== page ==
Mine leak in Angola causes “unprecedented” pollution in Congo rivers, researchers say
KINSHASA, Aug.20 (Reuters) – An alleged heavy metal leak at a mine in northern Angola is the cause of an “unprecedented environmental disaster”, affecting some 2 million people in the Democratic Republic of the Congo, researchers from the University of Kinshasa said Friday.
Analysis of satellite images and interviews indicate that a reservoir used to store mining pollutants was drilled on July 15 in a diamond mining area straddling the provinces of Lunda Sul and Lunda Norte in Angola, said Raphael Tshimanga, director of the Congo Basin Water Resources Research Center (CRREBaC).
Two tributaries of the Congo River, the Tshikapa and Kasai rivers, turned red, killing fish and causing diarrhea among communities along their banks, Tshimanga said. There are reports that hippos have also died, he said.
“We have never seen such enormous pollution in the Congo River,” Tshimanga said by telephone. “It continues to increase, the consequences exceed what we could imagine. It is a disaster. It is an unprecedented environmental disaster.”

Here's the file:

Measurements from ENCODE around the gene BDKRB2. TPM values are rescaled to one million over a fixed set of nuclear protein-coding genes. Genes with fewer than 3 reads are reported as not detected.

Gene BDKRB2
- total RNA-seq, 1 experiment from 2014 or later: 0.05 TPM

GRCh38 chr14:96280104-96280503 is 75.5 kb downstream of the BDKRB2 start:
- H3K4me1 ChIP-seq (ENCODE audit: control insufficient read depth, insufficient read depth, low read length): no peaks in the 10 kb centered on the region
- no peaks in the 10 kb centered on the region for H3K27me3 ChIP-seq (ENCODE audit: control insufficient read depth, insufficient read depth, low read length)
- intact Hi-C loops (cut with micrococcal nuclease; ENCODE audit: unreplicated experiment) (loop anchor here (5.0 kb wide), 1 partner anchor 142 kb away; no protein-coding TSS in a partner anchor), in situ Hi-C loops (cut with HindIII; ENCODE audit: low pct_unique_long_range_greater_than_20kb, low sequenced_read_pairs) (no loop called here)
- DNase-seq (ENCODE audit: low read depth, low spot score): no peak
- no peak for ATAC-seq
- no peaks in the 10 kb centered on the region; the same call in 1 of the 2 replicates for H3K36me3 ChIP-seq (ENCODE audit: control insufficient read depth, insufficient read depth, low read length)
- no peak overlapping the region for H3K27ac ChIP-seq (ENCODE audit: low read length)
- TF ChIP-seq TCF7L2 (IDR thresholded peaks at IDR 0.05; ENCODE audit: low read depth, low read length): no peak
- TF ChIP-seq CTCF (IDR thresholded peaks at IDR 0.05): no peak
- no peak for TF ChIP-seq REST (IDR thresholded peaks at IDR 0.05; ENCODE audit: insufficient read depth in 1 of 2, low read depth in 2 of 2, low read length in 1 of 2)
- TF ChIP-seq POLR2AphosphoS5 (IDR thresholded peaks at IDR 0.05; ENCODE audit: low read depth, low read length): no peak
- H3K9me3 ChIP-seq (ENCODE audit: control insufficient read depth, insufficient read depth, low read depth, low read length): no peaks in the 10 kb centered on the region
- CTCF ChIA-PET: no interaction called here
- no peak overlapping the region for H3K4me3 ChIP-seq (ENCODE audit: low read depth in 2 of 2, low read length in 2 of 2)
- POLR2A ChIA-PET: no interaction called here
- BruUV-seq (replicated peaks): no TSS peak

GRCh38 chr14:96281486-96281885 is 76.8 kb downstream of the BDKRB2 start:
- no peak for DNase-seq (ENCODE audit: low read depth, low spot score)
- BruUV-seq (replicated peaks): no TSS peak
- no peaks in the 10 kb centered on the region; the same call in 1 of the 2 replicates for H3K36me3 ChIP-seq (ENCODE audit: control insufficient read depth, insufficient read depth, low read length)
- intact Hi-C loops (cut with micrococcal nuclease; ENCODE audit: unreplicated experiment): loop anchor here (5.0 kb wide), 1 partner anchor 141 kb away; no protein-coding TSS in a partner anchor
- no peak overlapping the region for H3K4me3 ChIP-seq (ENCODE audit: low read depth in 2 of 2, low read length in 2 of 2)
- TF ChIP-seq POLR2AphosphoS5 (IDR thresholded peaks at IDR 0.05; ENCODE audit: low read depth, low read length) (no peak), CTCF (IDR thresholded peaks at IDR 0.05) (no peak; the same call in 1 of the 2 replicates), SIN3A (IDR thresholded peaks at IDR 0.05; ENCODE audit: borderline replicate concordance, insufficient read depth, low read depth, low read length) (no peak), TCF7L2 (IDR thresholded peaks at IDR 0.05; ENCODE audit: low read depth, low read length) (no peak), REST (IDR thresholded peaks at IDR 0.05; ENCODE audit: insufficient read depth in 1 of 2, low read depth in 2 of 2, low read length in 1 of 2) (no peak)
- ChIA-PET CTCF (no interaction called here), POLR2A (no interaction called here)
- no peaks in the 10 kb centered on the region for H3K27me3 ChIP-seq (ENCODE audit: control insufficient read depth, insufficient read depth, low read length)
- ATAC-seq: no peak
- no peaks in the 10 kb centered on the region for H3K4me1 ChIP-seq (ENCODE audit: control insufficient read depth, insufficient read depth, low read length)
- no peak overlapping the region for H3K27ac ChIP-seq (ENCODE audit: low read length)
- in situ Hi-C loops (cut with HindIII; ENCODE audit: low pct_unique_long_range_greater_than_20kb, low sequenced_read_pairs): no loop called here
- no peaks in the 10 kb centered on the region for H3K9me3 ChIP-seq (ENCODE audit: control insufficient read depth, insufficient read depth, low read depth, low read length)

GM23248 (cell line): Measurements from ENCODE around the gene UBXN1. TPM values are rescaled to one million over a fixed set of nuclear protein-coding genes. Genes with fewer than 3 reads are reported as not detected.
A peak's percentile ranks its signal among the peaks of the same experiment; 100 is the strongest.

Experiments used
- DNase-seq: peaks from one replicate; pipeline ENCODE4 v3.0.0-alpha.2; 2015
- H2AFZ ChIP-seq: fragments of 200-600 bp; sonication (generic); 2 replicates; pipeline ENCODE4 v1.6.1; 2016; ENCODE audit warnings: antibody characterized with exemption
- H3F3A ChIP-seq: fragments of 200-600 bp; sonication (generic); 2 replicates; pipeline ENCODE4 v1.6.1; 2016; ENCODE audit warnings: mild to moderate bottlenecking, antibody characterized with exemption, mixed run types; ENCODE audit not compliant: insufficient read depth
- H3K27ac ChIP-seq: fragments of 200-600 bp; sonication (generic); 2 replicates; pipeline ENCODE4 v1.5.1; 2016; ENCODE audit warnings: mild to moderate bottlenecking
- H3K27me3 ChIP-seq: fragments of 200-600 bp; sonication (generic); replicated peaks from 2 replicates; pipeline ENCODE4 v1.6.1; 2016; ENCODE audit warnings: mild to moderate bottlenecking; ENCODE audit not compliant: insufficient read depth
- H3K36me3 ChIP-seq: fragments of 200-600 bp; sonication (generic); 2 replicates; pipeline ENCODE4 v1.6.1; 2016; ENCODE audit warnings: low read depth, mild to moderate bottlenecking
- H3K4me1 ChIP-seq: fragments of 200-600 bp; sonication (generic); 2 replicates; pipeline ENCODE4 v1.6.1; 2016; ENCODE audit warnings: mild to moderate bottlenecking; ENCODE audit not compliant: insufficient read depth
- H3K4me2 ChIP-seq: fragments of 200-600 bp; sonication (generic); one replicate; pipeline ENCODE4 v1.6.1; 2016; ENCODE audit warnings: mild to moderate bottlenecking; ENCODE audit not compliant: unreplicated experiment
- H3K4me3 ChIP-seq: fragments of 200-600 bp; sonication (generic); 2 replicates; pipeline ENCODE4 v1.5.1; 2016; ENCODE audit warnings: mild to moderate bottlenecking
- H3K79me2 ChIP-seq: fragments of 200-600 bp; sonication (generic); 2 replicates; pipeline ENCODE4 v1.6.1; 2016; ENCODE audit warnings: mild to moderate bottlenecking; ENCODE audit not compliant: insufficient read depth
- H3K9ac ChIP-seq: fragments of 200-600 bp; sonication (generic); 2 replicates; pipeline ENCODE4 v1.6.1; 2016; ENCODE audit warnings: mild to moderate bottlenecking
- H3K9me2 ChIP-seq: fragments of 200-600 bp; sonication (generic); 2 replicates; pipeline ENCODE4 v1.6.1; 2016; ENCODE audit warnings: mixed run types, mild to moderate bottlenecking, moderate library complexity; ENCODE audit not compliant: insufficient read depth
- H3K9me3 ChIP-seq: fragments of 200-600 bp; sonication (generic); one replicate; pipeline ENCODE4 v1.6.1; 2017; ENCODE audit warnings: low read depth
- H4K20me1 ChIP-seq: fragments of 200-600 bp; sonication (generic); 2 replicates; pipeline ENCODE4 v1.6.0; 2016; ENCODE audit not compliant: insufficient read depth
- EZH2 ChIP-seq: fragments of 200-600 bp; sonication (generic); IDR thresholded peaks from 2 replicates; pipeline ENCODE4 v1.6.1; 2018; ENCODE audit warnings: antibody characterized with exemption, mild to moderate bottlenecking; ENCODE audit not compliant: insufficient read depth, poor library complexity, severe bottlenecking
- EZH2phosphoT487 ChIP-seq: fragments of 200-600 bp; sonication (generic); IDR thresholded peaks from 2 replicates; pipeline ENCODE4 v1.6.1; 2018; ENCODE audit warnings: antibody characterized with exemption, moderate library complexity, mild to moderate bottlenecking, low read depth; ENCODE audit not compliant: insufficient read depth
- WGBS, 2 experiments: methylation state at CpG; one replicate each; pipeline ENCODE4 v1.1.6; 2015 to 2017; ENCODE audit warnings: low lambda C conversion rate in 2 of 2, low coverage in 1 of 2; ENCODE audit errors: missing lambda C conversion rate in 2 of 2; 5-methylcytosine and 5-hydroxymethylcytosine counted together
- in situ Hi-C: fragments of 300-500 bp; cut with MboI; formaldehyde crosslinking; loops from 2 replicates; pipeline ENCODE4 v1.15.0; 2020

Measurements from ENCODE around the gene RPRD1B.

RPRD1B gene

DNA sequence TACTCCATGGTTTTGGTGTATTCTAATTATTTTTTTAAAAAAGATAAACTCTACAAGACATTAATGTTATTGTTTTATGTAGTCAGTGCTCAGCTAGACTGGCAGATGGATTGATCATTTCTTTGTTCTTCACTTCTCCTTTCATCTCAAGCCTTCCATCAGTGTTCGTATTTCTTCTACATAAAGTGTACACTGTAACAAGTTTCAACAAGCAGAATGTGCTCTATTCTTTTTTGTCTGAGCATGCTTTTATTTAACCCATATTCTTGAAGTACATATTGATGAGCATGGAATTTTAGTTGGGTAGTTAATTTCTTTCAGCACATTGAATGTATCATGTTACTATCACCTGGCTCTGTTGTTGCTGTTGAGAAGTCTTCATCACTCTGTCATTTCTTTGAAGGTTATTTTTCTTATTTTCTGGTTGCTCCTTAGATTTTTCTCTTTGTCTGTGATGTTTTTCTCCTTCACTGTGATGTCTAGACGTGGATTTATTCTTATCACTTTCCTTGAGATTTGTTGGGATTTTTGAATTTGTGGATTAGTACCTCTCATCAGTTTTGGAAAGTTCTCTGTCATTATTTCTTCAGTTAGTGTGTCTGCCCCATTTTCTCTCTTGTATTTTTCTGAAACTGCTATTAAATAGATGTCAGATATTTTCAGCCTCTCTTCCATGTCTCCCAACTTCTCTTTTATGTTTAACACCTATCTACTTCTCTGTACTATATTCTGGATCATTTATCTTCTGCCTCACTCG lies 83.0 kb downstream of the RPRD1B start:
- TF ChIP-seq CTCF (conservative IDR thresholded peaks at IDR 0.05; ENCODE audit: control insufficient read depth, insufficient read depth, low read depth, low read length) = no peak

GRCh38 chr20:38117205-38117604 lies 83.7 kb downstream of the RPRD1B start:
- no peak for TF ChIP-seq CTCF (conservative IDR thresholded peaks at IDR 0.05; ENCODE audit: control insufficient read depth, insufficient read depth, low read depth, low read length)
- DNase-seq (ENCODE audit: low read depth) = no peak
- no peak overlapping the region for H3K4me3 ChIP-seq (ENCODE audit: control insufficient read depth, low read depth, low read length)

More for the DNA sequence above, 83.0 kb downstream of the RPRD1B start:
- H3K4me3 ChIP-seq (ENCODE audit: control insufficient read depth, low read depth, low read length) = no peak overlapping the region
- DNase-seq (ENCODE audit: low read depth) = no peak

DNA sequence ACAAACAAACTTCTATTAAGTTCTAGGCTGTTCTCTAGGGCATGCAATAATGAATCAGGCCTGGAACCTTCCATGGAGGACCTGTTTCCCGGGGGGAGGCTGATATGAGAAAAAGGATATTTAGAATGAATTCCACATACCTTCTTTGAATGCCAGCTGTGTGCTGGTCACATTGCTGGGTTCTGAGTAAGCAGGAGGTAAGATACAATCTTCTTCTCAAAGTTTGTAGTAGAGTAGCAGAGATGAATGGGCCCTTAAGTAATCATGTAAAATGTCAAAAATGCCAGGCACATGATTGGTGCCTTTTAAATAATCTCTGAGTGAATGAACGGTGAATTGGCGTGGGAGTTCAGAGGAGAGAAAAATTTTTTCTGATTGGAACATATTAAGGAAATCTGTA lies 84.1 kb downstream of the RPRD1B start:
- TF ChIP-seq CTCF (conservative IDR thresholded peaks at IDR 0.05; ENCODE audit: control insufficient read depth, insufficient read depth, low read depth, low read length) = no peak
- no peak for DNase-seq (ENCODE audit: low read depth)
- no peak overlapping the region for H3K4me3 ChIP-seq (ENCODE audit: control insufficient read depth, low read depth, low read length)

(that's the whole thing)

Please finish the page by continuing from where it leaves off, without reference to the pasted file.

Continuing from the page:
The Congolese and Angolan governments have agreed to set up a joint team to investigate the source of the pollution, the Congolese foreign ministry said.
The discoloration of the waterways appears to have been caused by a toxic spill at an industrial diamond mine in Angola, Congolese Environment Minister Eve Bazaiba said in a statement on August 9.
Reuters could not independently verify the claim. An Angolan mining ministry official did not respond to a request for comment.
The spill killed “a significant number of fish and other animal species living in the contaminated waters,” Bazaiba said, adding that the pollution was “at the door of Kinshasa”, the capital of Congo and home to some 12 million people. people.
“We can confidently say that this pollution is due to heavy metals that have swept into the river and our concern is that it is entering the food chain,” said Tshimanga of CRREBaC.
“It could pollute natural reservoirs and aquifers. If so, it could take years, decades to resolve this problem.”
Reporting by Hereward Holland; additional reports by Helen Reid and Stanis Bujakera; Written by Hereward Holland; edited by Grant McCool
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